How To Write Small Scale Sci-fi (& Fantasy)
If you’re a writer or filmmaker trying to break into the industry, you need to be writing small scale stories. Here’s how to do it.
Why should I write small scale sci-fi?
I’m a screenwriting student. I’ve been studying for years - writing scripts, creating projects, and avoiding getting a ‘real’ job. I like to write small-scale stories. I like them, partly because they are easier to sell, but also because I can make them myself.
The problem is, writers want to create Doctor Who. They want to write epics, like Lord of the Rings or Guardians of the Galaxy. While that’s a fine ambition, they don’t seem to realise that those shows/films are notoriously difficult to make. There’s a huge number of writers trying to create large-scale space operas. The competition is enormous and fierce.
So why don’t we scale it down?
But what does ‘small-scale’ mean?
I hear you ask. From probably another part of the country, if not the world. That’s okay, I can hear you. I have enhanced hearing. (Or maybe I’ve bugged your office space). Either way, I can probably answer your question.
- Getting personal
Your typical science-fiction space opera focuses around a group of people trying to save the galaxy. The stakes are huge! The entire galaxy is going to be destroyed/conquered/enslaved by a fascist regime! Only your heroes can stop them, using their powers/high-tech weapons/righteous liberalism!
In a small-scale story, the stakes are still high, but they are much more personal. Your main characters are focused on something that affects their lives specifically. Perhaps something an everyday person might worry about, like losing a loved one, for example, or being alienated from their friends.
The stakes in small-scale sci-fi are similar to the stakes in grounded drama. The difference is, the antagonist might be supernatural. If you’re writing a story about somebody getting evicted, for example, the antagonist in that story could be a loud alien in the attic who keeps the neighbours awake. The hero has to find a way to keep that alien quiet so they don’t lose their home!
2. Magic meets mundane
Typically, small-scale stories are set in real-world settings (or at least places that look like real-world settings). This is partly because fantasy settings, like magical castles and enchanted kingdoms, are expensive and difficult to make. But also because we want to create a sense of familiarity and realism within the environment. We can juxtapose this realism with something unusual to create an interesting and engaging setting.
Similarly, our ‘magic’ needs to have a sense of realism. This doesn’t mean making it boring and science-y. Putting too much science into a story can have the effect of overwhelming the audience and making your story confusing and convoluted.
Instead, we might think about introducing some rules.
- How many hours before your time travel teacup wears off and throws your hero back to the present?
- How many uses does your magical amulet have before it starts to corrupt your heroine and turn her into a mountain goat?
- How many days without water contact can your part-sea serpent superhero go before he dries up like an old raisin?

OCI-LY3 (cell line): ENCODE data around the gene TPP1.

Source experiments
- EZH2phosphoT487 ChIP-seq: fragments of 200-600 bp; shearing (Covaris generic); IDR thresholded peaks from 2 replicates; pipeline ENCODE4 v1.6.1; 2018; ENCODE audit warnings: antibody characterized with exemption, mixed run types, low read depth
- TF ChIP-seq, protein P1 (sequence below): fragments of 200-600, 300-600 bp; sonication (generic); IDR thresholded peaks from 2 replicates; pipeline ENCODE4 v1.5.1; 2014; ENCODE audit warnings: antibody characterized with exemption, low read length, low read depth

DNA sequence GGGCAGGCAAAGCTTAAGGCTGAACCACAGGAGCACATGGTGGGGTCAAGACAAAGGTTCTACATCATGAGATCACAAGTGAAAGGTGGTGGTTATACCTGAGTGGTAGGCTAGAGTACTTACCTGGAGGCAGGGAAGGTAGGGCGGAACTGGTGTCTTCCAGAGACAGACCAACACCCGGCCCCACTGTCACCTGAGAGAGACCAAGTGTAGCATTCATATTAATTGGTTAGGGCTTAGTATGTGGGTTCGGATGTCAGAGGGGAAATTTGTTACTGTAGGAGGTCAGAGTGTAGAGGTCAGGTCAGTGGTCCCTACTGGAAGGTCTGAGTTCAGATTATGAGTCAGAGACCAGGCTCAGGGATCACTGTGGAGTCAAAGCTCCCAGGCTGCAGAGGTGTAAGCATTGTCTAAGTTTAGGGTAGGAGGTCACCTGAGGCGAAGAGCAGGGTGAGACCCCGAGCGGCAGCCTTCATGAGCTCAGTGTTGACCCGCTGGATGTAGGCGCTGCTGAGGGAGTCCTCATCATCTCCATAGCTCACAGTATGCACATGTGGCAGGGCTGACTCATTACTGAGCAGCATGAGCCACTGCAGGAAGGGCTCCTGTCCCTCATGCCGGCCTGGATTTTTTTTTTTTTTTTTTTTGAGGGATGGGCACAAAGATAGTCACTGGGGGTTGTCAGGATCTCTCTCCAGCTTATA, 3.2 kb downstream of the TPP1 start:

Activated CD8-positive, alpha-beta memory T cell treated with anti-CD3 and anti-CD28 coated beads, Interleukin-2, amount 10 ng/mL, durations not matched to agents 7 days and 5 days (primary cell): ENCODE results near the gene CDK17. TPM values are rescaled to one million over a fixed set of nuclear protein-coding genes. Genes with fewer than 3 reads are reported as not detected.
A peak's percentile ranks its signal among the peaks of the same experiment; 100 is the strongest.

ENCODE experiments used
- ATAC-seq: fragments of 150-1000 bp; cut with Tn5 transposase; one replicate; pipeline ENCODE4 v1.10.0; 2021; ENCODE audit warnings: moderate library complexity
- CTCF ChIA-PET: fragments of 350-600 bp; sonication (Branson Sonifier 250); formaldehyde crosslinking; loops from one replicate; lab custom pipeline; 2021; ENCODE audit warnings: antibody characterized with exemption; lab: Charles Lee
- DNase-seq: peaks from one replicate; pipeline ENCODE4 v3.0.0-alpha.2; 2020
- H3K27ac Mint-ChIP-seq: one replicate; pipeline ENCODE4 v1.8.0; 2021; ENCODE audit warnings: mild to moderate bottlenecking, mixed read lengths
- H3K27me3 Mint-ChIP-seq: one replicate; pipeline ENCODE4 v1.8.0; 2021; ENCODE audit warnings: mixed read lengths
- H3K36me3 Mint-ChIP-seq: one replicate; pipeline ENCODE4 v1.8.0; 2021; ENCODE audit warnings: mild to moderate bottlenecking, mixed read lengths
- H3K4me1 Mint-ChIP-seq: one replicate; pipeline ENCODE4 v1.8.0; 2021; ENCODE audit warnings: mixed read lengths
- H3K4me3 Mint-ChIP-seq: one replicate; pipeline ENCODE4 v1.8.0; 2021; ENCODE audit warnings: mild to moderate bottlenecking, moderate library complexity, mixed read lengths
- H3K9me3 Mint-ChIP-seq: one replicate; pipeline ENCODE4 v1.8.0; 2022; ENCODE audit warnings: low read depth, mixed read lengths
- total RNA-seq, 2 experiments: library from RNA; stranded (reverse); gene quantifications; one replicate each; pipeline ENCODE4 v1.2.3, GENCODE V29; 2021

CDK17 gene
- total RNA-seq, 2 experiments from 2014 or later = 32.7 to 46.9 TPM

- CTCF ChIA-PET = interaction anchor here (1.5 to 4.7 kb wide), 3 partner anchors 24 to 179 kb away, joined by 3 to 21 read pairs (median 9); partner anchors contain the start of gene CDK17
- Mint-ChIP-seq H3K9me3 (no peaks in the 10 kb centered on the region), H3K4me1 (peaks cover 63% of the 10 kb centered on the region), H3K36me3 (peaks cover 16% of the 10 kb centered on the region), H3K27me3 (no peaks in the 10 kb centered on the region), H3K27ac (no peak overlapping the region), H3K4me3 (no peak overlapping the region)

Adding rules to your world not only makes it more believable, but it also makes it more engaging and suspenseful. Just make sure all of your rules are clearly defined at the beginning of your story, otherwise you might once again risk your story becoming confusing and convoluted.
(FYI: The laws of foreshadowing are super important here!)
The final thing to mention about any kind of science-fiction story is this:
3. Well-written characters are more important than your clever premise!
You may have heard the quote “Ideas are worthless. Execution is everything”. This is doubly true in science fiction, where every writer is moping around trying to find the most original and interesting plot. Your ‘multiverse string theory cowboy western’ idea means nothing if you don’t pair it with interesting characters and a well-structured narrative.
Find your protagonist. It’s important to make your character proactive, meaning they make choices and do things to push the story along. If your main character isn’t making any choices, if they are simply waiting around for things to happen, they might not be a protagonist.
Give your protagonist flaws. If your main character is a perfect goody-two-shoes who makes no mistakes and always succeeds in everything, they aren’t particularly interesting. You need to make them clumsy, or give them a dark side, or have them make some very bad decisions. This humanises them and makes it easier for the audience to relate to their character and situation.
Small-scale fiction is becoming more popular these days. If we look at shows on Netflix, such as Marvel’s Daredevil or Jessica Jones, these stories don’t revolve around saving the world. They mostly revolve around character conflicts and criminals that drift under the radar. These are the strengths of the series and, in my opinion, are what makes them unique and interesting compared to other superhero shows.
Also, I urge you, as writers and creators, to create stories of your own. If you’re a screenwriter, collaborate with some friends. Pick up a cheap video camera and start making a low-budget sci-fi film. You will learn so much about visual storytelling and will gain a ton of experience!
Go ahead and put your knowledge to use!
Write a premise for a short story/screenplay about a small-scale supernatural incident. Set it in a place you’ve visited.
- Who are the characters involved?
- What are the stakes?
- What rules does the magic/technology have in your world?
It must be a story you can make by yourself, with just a videocamera and basic editing software.
If you’re feeling brave, you can post your ideas in the comments of this post.
The best ones will be critiqued in future blog posts.